Not Dead Yet, Part 3


Dad’s Death

Dr. John-Emery Konecsni, PhD, at the ceremony honoring him and others @ St. John’s University, 2019

As you can tell by the blurry picture, Dad was overweight. He had diabetes for the last 30 years. Despite this, he still loved sweets, but supplemented with Sweet’n’Low. He mostly kept it under control, despite his declining motivation to exercise.

Then, twice in ten days, we had to call ambulances to treat him for insulin shock. We have always thought low blood sugar was as dangerous as high, especially for someone Dad’s age. His specialist recently took him off a medication because it was no longer doing its job. But he was out of practice self-administering his own insulin.

(We got the following second-hand, so bear with me.)

Dad laid down after acting cranky with Mom, asking her to check on him in an hour. Maybe he thought he was over-tired? All I know is, when she checked on him, he had stopped breathing. She called 911 immediately, and the EMTs arrived soon after. But there was nothing they could do.

She called us after, while we were visiting our friends on Long Island, like we did most Saturdays. J was stoic right after he relayed the news; I, on the other hand, melted down for five solid minutes, full-on tears and screaming. I had joked earlier that, once, the only way any of us could move out of New York was after Dad had died. I was shocked at myself, that I had been joking about his death less than a few hours before he actually died.

Annie and Yvonne, however, both told me not to blame myself for that. Even now, over four months later, I wonder what could have been done differently. Should I have stayed home and made sure he was okay? Could I have called EMS when he started acting cranky? This was my first birthday without him, even though I was born on the “movable feast” that is Memorial Day, so he could never remember the exact date — or claimed he didn’t.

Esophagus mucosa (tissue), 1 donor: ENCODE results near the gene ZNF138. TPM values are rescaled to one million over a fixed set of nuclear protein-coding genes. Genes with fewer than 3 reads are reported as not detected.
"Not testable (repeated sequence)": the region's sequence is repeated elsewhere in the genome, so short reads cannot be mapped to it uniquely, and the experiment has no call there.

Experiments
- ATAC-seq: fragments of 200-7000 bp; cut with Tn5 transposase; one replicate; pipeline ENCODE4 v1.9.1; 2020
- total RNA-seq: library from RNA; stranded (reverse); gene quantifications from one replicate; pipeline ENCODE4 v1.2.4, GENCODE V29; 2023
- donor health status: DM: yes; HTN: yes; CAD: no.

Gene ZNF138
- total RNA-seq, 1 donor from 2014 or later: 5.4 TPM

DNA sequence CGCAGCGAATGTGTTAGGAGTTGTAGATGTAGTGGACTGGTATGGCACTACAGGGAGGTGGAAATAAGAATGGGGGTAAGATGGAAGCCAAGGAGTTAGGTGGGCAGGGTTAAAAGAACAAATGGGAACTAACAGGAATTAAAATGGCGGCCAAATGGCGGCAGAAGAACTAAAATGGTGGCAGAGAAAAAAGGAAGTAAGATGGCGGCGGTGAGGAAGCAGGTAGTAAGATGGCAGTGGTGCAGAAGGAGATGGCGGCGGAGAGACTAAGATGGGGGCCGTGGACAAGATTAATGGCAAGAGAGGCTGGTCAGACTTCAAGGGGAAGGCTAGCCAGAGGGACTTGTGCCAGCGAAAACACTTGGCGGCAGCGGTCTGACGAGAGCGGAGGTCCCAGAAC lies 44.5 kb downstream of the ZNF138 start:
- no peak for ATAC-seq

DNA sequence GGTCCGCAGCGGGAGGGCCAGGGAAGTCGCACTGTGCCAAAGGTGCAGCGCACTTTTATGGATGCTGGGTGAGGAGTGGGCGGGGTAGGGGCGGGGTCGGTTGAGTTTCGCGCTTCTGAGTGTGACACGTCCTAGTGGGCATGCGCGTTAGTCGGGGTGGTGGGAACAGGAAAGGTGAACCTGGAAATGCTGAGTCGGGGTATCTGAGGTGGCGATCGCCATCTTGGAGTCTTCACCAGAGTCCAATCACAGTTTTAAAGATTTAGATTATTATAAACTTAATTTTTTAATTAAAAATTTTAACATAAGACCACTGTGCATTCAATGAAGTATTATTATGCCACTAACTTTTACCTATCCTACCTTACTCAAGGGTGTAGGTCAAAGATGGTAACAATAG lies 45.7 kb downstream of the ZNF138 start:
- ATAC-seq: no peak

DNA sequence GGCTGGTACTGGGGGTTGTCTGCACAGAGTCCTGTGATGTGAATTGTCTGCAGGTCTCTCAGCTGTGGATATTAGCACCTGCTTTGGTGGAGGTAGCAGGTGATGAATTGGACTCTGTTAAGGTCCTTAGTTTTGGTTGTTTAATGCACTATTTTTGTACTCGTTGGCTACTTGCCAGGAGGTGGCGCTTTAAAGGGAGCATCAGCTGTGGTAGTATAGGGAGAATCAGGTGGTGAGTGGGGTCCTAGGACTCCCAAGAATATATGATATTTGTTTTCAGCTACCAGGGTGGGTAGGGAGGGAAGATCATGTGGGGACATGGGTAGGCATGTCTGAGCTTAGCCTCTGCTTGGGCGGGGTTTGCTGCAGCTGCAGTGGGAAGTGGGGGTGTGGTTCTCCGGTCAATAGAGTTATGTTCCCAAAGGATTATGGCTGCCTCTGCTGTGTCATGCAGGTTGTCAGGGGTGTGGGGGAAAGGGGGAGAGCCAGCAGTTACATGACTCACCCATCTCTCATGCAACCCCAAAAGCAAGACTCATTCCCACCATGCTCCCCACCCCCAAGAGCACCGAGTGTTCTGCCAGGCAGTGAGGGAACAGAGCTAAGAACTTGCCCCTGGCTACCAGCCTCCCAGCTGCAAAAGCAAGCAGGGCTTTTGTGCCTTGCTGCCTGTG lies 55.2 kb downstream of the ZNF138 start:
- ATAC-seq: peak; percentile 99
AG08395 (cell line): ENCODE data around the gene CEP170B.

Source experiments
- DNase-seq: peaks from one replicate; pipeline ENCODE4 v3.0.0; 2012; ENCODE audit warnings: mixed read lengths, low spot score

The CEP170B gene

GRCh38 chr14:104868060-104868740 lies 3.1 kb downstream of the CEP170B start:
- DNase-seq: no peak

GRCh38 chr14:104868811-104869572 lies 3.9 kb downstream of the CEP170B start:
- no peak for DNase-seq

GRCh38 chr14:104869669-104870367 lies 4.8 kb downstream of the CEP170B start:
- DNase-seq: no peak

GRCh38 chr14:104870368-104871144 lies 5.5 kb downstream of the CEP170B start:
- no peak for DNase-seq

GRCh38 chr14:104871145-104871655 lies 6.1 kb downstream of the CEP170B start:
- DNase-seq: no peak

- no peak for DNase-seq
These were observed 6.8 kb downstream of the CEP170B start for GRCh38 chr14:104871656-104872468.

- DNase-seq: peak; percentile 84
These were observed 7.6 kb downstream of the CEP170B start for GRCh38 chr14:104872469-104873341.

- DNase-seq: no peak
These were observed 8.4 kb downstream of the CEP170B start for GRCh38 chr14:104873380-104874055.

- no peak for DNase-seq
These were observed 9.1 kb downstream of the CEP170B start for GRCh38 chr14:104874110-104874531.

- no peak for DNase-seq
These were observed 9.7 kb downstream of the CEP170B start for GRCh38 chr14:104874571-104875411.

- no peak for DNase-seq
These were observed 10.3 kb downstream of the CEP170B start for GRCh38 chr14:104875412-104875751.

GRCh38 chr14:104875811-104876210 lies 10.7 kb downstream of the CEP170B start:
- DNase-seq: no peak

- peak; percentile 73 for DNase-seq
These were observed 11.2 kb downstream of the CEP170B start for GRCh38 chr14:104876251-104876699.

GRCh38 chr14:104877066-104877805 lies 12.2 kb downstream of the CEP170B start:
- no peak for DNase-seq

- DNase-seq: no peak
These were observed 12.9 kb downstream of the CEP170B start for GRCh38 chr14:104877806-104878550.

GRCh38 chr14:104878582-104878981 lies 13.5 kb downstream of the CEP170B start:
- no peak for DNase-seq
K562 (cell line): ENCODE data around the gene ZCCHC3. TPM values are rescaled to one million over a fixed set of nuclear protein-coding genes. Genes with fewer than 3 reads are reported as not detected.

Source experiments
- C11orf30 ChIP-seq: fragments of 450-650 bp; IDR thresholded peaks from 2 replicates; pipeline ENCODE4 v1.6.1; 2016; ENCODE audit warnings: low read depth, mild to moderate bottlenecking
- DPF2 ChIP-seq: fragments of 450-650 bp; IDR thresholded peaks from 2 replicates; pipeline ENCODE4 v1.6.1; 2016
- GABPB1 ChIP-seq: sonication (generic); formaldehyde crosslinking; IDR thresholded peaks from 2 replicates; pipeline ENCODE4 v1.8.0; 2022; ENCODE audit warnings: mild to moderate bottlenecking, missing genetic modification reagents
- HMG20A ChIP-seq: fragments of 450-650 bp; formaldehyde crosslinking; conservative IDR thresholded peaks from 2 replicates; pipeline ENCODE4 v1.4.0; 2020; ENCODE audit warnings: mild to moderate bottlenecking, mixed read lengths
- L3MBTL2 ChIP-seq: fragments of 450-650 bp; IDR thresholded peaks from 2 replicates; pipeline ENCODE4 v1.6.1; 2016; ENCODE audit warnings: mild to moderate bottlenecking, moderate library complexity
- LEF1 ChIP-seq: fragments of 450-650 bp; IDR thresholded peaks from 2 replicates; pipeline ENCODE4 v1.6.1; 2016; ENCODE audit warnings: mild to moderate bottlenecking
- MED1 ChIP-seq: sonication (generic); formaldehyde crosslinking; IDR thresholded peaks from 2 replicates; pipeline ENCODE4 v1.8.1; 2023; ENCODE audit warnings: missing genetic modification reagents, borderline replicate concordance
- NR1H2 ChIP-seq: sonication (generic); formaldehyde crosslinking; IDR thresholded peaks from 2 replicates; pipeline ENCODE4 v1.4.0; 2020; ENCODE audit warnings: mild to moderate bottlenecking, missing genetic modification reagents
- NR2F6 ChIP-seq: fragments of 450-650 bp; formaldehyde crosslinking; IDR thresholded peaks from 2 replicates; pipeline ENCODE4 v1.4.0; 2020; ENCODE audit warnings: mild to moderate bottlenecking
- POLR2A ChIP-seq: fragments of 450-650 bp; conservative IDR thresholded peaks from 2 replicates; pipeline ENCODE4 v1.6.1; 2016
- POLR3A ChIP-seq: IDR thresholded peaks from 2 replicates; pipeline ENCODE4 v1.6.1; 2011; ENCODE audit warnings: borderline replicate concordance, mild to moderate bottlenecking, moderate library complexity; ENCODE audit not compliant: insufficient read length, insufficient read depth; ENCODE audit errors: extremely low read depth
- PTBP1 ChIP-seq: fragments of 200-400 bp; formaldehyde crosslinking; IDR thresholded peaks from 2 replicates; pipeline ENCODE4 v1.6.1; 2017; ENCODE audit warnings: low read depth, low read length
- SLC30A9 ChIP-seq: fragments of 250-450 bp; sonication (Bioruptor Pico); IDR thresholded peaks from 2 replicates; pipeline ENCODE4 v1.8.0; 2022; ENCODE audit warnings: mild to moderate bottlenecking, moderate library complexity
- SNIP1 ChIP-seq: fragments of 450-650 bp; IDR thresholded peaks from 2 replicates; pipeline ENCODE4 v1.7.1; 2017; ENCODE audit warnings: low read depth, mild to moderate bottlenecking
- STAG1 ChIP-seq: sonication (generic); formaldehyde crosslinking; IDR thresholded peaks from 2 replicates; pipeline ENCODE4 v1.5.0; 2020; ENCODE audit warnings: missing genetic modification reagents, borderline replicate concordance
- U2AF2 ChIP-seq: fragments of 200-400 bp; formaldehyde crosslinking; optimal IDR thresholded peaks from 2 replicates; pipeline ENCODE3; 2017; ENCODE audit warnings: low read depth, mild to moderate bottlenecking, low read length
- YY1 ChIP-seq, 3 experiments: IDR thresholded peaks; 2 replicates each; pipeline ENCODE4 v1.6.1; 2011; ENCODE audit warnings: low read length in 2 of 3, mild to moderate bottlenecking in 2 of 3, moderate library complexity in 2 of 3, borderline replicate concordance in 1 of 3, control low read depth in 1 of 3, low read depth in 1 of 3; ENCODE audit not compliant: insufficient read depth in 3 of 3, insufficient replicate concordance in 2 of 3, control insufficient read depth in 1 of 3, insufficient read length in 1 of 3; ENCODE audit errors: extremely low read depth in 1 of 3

The rest of the night, until the coroner’s van could pick him up, we went through a cycle of numbness and tears. Mom had her best friend with her as she made calls to the family. (Turns out, for all five boroughs of New York City, there’s only ONE coroner’s van. It was two AM when Dad was finally taken away.) The next day, our friend John N., who runs a funeral home with his wife, walked us through the necessary paperwork for viewing, cremation, and funeral Mass. The days and weeks after, we were fairly inundated with condolence calls.

The worse calls to make were to old friends and Dad’s former co-workers. The worse one to come in was from a priest at one of Dad’s charities. He was returning a call Dad had made two weeks before and was finally returning it. I broke down again when I told him what had happened. He was nothing but sweet, saying how Dad was so proud of his son the published author (and I don’t blame him).

When the wake was finally held, a fair few former students came up to us and said how they wouldn’t have gotten through their particular programs without Dad on campus, giving them information and encouragement. But, as J pointed out in his eulogy, Dad would have just seen this as doing his job, and he was good at it.

What does this have to do with our moving woes? The buyer wanted us to move out the day after Dad’s funeral, less than a month later. J’s reaction was a simple “no”, if only because the movers he’d contracted with needed a two-week minimum notice to pack everything. (Again, the movers were a different problem.) We got in touch with everyone involved (the Buyer, Buyer’s lawyers, our lawyer, the moving company) and we kept to our original closing for the sale.

Then the movers came a day too early.



Margaret the Word Witch

My pens are my wands. I have bookworm DNA, and an eye for detail, especially in fiction. Come, help me make magic.